Presheaf in Category Theory
A 'presheaf' category is a special case of a functor category (see page here). It is a contravarient functor from a category 'C' to Set.
Since it is contravarient it is usually written:
C^{op}→Set
or
Set^{Cop}
There is more about presheaves on the page here.
Presheaf Example  Single Element SetA very simple example would be where C^{op} is a single element set (terminal object in set). Hom( C^{op}, Set) therefore contains set of single arrows, one for every element of the set. 

Presheaf Example  GraphHere C^{op} is a category with two objects E (for edge) and V (for vertex) also two arrows s (for source) and t (for target). This allows us to build a structure on top of set where the diagram on the right commutes. We can therefore build up complex graphs from individual vertices and edges. 

Presheaf Example  Relational DatabaseHere C^{op} is a database schema. This imposes a structure on the sets which are the database tables. This implements a category of simplical databases. 
Presheaf on a Topological Space
So far we have not yet discussed a sheaf on a topological space, this is where the concept originated and adds more interesting ideas.
We can get to this concept by replacing the sets discussed above with 'open sets' (more about open sets on page here).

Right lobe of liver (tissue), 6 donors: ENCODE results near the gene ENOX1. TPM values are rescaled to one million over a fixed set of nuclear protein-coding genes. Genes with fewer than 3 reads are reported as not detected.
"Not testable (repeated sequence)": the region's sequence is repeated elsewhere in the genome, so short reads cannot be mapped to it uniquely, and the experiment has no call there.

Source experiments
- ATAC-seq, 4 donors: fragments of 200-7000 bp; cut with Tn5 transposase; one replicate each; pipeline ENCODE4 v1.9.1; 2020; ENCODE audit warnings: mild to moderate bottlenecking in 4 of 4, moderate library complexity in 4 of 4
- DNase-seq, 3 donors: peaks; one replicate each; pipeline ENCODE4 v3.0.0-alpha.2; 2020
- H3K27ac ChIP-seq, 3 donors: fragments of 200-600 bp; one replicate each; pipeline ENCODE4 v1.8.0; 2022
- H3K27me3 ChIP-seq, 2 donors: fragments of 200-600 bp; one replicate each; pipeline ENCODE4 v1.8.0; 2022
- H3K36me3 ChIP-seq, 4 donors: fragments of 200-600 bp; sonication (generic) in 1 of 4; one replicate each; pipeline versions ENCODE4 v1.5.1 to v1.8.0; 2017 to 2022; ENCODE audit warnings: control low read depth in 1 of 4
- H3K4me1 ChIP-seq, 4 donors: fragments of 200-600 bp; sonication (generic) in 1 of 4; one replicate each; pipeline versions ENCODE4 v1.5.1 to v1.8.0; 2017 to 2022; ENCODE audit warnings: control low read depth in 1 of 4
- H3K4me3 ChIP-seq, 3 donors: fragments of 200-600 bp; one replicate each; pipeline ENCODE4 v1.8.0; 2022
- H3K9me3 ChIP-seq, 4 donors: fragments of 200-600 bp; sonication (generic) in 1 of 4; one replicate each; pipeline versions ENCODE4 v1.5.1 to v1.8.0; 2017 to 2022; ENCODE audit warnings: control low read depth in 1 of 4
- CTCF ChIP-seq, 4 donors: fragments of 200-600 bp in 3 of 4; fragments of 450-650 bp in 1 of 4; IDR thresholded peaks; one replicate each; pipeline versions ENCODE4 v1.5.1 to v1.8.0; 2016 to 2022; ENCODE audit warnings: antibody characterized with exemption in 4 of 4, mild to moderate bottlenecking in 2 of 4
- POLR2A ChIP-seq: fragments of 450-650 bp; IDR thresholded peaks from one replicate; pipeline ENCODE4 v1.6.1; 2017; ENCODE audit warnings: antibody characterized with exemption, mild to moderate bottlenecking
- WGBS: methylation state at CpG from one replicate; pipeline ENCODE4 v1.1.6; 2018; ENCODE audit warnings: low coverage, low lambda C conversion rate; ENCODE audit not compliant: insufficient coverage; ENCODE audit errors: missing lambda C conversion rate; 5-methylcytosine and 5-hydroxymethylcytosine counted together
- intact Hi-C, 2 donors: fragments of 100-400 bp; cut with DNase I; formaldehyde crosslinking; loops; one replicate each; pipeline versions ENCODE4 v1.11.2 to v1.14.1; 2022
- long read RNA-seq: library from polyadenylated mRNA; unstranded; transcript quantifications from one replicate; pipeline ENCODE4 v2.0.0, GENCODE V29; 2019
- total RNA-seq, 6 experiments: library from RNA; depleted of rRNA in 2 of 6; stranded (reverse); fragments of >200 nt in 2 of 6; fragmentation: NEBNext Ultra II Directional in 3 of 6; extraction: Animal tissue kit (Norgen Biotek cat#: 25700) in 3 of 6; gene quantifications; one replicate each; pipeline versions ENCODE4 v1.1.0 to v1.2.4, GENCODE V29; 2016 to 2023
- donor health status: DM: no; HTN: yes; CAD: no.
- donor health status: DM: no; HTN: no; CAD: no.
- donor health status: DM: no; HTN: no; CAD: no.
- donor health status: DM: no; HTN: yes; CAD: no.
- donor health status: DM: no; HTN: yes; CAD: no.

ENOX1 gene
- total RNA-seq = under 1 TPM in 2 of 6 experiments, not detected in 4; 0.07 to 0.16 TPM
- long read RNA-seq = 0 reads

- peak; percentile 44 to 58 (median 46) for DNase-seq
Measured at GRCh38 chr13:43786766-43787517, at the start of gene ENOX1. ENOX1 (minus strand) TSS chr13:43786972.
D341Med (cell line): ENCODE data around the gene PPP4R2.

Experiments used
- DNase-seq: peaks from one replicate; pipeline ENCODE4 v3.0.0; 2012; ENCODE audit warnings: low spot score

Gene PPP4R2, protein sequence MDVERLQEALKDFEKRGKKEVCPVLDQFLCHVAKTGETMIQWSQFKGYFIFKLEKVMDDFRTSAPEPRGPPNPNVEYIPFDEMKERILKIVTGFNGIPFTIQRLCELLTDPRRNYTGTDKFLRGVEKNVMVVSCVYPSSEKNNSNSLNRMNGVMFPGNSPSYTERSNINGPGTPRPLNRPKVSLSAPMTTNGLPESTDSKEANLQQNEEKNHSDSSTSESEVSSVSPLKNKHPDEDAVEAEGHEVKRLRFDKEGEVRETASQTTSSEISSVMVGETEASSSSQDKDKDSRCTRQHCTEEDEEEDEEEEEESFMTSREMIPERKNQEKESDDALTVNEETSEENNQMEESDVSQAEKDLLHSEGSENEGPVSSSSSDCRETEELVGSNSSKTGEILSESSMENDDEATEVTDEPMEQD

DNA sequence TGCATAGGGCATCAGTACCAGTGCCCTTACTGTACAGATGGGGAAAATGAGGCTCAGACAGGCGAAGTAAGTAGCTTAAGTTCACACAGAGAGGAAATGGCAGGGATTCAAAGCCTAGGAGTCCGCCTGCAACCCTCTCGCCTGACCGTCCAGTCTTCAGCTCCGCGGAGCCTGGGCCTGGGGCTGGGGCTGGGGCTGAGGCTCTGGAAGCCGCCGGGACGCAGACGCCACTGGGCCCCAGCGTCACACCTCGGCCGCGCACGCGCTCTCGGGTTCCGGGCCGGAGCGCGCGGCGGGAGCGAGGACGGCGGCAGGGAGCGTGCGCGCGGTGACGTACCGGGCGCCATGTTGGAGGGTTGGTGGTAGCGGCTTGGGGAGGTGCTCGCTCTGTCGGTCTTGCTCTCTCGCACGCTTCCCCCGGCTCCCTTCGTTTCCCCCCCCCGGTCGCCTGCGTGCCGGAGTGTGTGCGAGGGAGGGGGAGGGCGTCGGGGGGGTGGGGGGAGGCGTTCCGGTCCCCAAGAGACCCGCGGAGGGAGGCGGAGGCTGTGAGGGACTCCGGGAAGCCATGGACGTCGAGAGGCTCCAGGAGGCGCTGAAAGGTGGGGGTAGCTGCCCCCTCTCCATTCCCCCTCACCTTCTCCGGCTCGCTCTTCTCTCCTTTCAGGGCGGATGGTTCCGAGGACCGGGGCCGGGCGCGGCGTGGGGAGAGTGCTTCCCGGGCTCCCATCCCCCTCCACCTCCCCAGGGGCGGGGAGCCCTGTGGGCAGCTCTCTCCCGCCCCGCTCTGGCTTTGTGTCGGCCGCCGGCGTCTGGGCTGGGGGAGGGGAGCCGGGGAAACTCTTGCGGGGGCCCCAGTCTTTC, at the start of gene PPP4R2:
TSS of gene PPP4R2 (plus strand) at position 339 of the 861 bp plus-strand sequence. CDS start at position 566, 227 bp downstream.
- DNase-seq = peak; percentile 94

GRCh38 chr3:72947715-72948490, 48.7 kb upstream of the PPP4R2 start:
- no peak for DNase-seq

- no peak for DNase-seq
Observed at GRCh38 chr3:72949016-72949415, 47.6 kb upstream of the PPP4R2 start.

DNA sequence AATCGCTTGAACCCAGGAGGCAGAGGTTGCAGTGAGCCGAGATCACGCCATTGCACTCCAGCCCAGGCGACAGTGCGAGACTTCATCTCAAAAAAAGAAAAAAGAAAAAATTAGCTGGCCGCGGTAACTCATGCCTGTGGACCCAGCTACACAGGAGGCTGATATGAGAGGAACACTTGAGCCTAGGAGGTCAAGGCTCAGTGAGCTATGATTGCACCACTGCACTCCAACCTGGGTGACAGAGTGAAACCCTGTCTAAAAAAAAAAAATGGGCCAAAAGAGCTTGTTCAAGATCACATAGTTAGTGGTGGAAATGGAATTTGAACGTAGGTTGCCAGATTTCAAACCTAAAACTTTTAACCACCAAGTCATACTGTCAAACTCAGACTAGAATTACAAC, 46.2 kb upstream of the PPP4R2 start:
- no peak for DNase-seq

We can have a presheaf of any structure 'A' on a topological space 'X'.
A presheaf of sets 'A' on 'X' is valid but it does not give much structure to relate the open sets. Something with an abelian group structure for example (such as vectors) gives us more structure to work with. More about open sets on page here.
A presheaf of abelian group 'A' on 'X' assigns to each open set UX an abelian group A(U). and that assigns to each pair UV of open sets a homomorphism called the restriction r_{U,V} : A(V) > A(U) 

in such a way that r_{U,U} = 1 (identity map) 

r_{U,V}r_{V,W} = r_{U,W} (composition) 
Presheaf in Category Theory
In category theory terms:
 X is a topological space
 A presheaf of abelian groups on X is a contravariant functor from the category of open subsets of X and inclusions to the category of abelian groups.
Let C=Top(X) the category whose objects are the open subsets of X. C can be represented as a poset of open sets in a topological space with the morphisms being inclusion maps.
In the same way as for fibres we usually reverse the arrow so that it is a contravarient arrow from C^{op} to Set: 
A presheaf on a category C is a functor F : C^{op}> Set